Atomically Thin Light Emitting Device Opens the Possibility for “Invisible” Displays

(From Berkely News)

C Berkeley engineers have built a bright-light emitting device that is millimeters wide and fully transparent when turned off. The light emitting material in this device is a monolayer semiconductor, which is just three atoms thick.

Click the image to watch the device in action. Probes inject positive and negative charges in the light emitting device, which is transparent under the campanile outline, producing bright light (Video by Javey lab).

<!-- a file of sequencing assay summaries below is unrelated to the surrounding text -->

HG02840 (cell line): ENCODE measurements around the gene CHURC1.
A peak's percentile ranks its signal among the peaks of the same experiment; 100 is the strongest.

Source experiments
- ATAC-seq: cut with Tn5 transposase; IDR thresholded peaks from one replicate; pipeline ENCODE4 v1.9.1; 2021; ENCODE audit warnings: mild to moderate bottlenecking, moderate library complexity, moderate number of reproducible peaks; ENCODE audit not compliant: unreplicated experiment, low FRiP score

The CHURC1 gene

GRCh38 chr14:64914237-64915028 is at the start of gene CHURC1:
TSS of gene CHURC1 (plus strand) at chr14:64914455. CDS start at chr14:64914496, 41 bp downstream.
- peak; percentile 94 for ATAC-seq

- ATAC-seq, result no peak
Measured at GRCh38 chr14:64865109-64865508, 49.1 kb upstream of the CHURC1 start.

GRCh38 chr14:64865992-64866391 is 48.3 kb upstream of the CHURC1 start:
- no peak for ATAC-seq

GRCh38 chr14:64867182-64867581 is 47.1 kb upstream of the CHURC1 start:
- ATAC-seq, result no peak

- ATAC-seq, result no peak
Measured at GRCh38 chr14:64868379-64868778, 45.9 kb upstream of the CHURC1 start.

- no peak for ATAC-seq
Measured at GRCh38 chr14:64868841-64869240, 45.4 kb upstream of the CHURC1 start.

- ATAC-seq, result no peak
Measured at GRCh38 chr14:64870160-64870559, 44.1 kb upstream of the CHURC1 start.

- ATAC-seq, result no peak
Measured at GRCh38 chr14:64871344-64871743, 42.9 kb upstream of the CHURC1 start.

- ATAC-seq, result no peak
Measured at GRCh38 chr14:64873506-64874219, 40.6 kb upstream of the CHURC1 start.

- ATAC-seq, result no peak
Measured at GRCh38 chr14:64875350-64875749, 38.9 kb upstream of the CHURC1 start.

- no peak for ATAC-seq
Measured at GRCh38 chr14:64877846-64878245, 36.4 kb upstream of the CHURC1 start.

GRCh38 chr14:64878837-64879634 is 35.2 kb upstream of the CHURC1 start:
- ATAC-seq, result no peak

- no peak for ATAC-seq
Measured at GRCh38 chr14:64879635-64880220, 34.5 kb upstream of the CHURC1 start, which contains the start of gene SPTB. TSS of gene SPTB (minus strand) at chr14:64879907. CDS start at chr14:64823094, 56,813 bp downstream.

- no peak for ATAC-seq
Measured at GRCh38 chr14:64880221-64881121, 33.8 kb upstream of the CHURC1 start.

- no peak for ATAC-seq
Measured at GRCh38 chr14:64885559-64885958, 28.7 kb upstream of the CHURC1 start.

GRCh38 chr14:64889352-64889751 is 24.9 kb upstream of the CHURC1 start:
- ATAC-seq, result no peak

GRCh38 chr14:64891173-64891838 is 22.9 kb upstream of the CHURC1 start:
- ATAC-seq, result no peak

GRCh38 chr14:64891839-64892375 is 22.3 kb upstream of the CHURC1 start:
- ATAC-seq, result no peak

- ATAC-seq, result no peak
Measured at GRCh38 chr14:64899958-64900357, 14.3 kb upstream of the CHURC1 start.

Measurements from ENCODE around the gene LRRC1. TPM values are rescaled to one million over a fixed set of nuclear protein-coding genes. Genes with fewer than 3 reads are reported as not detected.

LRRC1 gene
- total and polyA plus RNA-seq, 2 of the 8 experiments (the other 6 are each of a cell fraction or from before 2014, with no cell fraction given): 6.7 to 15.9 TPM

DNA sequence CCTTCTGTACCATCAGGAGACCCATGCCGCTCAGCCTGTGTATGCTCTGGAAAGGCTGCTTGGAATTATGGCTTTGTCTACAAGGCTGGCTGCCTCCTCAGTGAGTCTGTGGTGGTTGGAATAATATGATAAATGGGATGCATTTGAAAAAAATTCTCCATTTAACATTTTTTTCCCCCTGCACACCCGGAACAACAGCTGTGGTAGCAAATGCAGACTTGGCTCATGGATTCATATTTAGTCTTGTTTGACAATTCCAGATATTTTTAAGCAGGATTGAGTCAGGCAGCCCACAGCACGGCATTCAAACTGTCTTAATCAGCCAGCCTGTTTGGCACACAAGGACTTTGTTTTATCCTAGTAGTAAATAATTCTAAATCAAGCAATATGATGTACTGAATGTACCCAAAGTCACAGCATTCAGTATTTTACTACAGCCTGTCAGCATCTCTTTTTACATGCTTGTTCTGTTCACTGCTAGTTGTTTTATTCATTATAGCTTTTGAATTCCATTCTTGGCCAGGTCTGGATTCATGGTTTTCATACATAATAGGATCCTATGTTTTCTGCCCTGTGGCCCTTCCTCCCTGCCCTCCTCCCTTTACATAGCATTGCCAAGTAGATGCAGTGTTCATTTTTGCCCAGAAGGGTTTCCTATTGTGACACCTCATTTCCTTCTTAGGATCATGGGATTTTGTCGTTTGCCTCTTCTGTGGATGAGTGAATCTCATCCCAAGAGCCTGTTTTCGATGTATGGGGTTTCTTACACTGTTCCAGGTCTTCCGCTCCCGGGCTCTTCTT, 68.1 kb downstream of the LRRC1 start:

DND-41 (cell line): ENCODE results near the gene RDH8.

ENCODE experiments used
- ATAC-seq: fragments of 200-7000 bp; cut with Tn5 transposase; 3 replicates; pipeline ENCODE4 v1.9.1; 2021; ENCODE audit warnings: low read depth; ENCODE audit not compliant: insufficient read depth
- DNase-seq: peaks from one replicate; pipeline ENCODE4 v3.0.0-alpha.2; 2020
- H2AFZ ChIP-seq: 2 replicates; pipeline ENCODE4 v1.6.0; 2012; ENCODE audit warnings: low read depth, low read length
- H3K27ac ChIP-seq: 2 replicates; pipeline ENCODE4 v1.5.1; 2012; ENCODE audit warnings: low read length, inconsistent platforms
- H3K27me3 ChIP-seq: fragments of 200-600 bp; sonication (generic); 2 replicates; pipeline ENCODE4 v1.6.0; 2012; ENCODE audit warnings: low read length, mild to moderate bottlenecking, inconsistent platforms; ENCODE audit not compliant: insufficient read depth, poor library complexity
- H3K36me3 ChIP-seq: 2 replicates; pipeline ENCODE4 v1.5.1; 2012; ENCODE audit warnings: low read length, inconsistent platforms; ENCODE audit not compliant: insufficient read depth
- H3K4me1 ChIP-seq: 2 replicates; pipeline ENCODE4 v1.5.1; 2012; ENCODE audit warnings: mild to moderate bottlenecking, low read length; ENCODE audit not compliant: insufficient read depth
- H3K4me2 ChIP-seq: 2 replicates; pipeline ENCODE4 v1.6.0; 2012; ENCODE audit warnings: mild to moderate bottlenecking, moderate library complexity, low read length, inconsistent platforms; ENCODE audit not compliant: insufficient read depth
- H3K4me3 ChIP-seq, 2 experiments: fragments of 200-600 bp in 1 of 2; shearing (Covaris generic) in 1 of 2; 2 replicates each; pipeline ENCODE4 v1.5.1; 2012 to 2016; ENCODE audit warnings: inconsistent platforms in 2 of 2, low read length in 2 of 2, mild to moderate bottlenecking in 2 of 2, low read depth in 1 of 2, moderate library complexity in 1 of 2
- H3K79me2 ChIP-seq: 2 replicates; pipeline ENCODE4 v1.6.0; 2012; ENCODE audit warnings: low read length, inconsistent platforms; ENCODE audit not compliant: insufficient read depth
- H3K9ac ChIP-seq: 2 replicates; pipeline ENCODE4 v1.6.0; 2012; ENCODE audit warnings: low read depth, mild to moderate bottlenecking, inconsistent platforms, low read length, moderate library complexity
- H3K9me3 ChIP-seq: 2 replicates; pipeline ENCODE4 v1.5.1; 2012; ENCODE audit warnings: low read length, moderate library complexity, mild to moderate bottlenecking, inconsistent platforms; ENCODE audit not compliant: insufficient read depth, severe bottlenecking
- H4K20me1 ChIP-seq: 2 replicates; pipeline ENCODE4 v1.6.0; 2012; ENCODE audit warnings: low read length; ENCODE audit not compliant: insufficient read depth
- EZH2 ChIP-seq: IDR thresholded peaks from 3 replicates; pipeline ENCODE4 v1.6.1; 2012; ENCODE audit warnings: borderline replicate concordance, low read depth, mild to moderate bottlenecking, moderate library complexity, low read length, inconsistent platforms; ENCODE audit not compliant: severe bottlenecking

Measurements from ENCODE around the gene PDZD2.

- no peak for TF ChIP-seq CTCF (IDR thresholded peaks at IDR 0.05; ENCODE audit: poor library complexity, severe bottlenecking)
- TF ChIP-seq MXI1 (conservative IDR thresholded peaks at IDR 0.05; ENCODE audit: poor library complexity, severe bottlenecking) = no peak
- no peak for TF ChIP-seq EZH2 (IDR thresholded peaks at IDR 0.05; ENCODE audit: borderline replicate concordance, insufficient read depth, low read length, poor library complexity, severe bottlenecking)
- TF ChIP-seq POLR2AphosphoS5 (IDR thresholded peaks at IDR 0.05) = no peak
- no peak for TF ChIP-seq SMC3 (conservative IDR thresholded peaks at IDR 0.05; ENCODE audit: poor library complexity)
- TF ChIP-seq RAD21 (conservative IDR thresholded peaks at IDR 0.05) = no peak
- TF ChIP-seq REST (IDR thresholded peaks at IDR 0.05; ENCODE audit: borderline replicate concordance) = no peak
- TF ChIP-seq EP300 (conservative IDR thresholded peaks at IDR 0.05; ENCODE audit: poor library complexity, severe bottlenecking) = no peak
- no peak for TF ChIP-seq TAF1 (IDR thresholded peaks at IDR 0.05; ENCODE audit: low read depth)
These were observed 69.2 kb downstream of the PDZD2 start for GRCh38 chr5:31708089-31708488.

The device opens the door to invisible displays on walls and windows – displays that would be bright when turned on but see-through when turned off — or in futuristic applications such as light-emitting tattoos, according to the researchers.

“The materials are so thin and flexible that the device can be made transparent and can conform to curved surfaces,” said Der-Hsien Lien, a postdoctoral fellow at UC Berkeley and a co-first author along with Matin Amani and Sujay Desai, both doctoral students in the Department of Electrical Engineering and Computer Sciences at Berkeley.

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